All Natural Organics. The Dons' Summaries + FAQ Thread. <2017-'18>

Discussion in 'Organics' started by DonTesla, Nov 17, 2017.

  1.  
    SSGrower

    SSGrower Well-Known Member

    I used 1/2 and 1/2 on a petunia that had it cause I didnt have milk. To my recollection 1 tablespoon in a quart, i had found a recipe for milk then reduced it by 1/2. In my understanding the basic Idea is to throw of pH or just change it upmor down didnt really matter. The recipie i gave worked on the petunia, took a coplemof applications.
     
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  2.  
    DonTesla

    DonTesla Well-Known Member

  3.  
    DonTesla

    DonTesla Well-Known Member

    It does need to be charged, I prefer a 'dry' slow aerobic charge vs a wet charge. Like a compost or casting charge vs a tea or soak. And a nice texture. Rice grain size mixed with chip size to provide microbial housing and apartments.

    You do this once you & never have to do it again. Its a premium aeration that supports micro life while slowly release what you charged it with, thanks to its millions of microspores. 10% is great for me, but even 2 is good and anything up to 15 is great.

    Let me know what shipping's like from the dudes here
    BioChar Now Price Sheet.png
     
  4.  
    firstnamelast

    firstnamelast Well-Known Member

    Looks like I'll have to call them tomorrow. In the mean time I found this
    https://www.planetnatural.com/product/organic-biochar/
    I think I assumed too much that a bigger recipe would = a much more complicated grow. With the way my friend does it, it certainly would be since I'd have to amend my soil with every single ingredient again according to him. I'm seeing now it isn't the case with no-till. Maybe I should open my mind up to whatever is the BEST no-till methods period and forget simplicity. Because it's already going to be much simpler.

    I'm not trying to cheap out anyway I do want the best I can get. Sorry if you feel I've wasted your time, I have learned a lot though! Also what is an alternative to soft rock phosphate? I've heard nasty things about it.
     
    Last edited: Jan 11, 2018
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  5.  
    firstnamelast

    firstnamelast Well-Known Member

    Where can I find the most recent issue of The Don's No Tills No Frills Super Patented Public Recipe #1?
     
    Last edited: Jan 11, 2018
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  6.  
    ShLUbY

    ShLUbY Well-Known Member

    honestly man, i would ditch the rice hulls if you're only going to use pumice as the other portion. they saturate within a month, and just don't cut it IMO for drainage material. I like them much better as a mulch. you'd be better off with mostly pumice and then the remaining portion bio char. just speaking from experience about the hulls. I was pretty disappointed with them as a drainage material.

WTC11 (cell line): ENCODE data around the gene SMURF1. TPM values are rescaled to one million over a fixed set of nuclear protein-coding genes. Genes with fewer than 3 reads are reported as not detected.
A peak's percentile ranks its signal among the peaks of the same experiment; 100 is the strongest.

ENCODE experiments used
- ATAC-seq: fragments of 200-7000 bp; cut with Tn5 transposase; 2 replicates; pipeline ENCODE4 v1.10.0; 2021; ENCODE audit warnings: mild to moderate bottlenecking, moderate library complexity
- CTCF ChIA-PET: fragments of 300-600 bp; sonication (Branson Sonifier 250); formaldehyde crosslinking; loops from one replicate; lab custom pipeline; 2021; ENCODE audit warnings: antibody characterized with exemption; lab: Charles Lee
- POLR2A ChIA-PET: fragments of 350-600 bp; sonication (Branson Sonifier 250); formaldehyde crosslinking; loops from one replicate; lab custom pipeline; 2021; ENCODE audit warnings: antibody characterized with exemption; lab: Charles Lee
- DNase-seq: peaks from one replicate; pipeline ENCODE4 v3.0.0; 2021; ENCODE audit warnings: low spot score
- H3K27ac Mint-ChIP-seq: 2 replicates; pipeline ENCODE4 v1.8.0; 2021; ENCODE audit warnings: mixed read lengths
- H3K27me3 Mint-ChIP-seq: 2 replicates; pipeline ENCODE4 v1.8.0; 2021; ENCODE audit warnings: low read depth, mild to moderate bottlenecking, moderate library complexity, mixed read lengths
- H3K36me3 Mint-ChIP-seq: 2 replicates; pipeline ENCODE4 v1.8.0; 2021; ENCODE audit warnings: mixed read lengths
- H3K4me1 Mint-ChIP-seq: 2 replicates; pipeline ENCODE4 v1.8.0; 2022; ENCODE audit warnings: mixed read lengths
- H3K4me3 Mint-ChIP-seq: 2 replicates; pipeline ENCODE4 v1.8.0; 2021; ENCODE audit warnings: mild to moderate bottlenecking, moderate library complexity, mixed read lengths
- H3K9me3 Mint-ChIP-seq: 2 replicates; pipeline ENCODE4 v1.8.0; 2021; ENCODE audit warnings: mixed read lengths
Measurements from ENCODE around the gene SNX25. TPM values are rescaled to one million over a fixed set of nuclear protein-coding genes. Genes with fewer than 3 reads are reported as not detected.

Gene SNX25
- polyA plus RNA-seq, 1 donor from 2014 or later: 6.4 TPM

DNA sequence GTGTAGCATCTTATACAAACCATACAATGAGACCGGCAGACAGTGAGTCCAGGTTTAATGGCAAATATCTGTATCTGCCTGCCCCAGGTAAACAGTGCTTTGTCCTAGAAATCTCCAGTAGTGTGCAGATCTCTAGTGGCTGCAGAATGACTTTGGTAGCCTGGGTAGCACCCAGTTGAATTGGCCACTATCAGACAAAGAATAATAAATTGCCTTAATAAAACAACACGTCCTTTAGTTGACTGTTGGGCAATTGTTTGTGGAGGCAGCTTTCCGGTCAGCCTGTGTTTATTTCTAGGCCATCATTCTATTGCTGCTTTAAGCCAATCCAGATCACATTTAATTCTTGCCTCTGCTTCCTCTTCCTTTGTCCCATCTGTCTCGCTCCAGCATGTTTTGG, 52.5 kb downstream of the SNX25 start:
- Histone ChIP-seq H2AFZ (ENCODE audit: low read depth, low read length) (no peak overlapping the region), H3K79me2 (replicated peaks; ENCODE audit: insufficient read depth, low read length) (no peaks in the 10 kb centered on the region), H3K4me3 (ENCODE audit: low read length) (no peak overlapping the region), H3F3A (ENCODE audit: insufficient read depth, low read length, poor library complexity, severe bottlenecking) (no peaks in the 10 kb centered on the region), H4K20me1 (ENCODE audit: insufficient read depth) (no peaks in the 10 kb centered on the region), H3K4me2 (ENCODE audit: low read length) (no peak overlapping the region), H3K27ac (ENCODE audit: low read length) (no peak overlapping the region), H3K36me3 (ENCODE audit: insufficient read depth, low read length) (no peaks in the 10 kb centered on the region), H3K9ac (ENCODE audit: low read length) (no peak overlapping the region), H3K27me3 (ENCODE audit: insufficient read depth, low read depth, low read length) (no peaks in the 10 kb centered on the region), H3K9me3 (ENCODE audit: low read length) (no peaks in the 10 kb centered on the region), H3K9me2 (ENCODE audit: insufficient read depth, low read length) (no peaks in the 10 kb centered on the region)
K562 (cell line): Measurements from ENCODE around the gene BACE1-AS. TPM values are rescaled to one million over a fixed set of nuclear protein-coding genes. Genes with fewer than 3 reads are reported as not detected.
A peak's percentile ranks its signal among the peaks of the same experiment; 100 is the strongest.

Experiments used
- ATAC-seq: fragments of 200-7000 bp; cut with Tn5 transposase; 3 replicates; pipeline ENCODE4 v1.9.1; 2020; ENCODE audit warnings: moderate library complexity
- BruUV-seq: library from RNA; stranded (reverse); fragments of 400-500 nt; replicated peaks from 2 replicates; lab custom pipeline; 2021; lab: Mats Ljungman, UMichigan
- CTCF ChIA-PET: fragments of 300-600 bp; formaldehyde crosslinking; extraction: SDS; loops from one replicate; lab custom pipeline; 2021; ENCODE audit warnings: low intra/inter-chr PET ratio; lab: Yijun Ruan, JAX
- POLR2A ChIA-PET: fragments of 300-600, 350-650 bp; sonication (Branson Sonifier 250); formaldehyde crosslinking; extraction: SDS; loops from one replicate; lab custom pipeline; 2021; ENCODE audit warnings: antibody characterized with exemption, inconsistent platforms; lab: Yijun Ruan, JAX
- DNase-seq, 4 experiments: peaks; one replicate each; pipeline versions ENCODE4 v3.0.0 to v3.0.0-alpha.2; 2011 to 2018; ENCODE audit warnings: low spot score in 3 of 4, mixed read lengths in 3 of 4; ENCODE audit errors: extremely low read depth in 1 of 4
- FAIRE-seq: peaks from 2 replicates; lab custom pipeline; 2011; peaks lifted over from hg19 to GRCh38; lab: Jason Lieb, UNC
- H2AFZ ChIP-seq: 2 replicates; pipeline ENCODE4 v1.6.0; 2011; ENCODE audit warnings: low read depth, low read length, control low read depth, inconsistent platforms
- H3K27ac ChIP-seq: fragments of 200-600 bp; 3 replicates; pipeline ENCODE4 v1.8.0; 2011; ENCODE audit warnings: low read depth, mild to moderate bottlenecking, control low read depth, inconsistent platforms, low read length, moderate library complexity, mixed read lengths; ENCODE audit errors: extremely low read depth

7.  
    firstnamelast

    firstnamelast Well-Known Member

    Cool thanks for the input, so far I've decided on pumice, biochar, diatomaceous earth, and leaf mold for aeration. I doubt I'm gonna use that recipe I posted
     
    Last edited: Jan 12, 2018
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  8.  
    firstnamelast

    firstnamelast Well-Known Member

    I can assume page 1 of this thread of course, but you never know there might be an updated one somewhere!
     
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  9.  
    ShLUbY

    ShLUbY Well-Known Member

    i mean there's not a lot wrong with your recipe you have. if it were me, i would drop the fish meal. i would go something like 1/2 cup OSF and 1/4 cup lime to balance the Ca/Mg ratio. and i would reduce gypsum to 1/2 cup.

    I also think you are wise to topdress the langbenite for flower. i would try and make a mixture of NPK with N being the lowest value, and P and K being the higher values. remember the numbers are represented by % of weight (not mass), so adjust accordingly. this would be a good "bloom mix" to topdress a plant with right around the time of flip. i usually topdress mine around the 2nd week, and by the 4th week its breaking down nicely and carrying them all the way through flower.

    the first no till run you won't need to top dress as heavy because your soil will still contain a lot of mineral nutrition because it's the initial mix. but subsequent runs will require more generous topdressing because you'll basically be feeding the plant from the upper most horizon and the lower horizons will become more for drawing up group 3 and group 4 minerals and water (cations and metals for photosynthetic reactions).

    also, do you have a worm farm? if not, i suggest starting one ASAP. and then make sure to put some worms in your no-till containers so they help work that upper horizon and keep things breaking down to become plant available!
     
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  10.  
    firstnamelast

    firstnamelast Well-Known Member

    I do have a worm farm going! It's super basic at the moment, just worms in a bin right now lol. Should I put some worms in my seedlings' soil? These little guys are always trying to escape. I didn't catch why fish meal is no good. Thanks for the reply!
     
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  11.  
    ShLUbY

    ShLUbY Well-Known Member

    nah i wouldn't worry about putting them in the seedling soil. they shouldn't be trying to escape.... you might want to seek advice as to why they are trying to get out!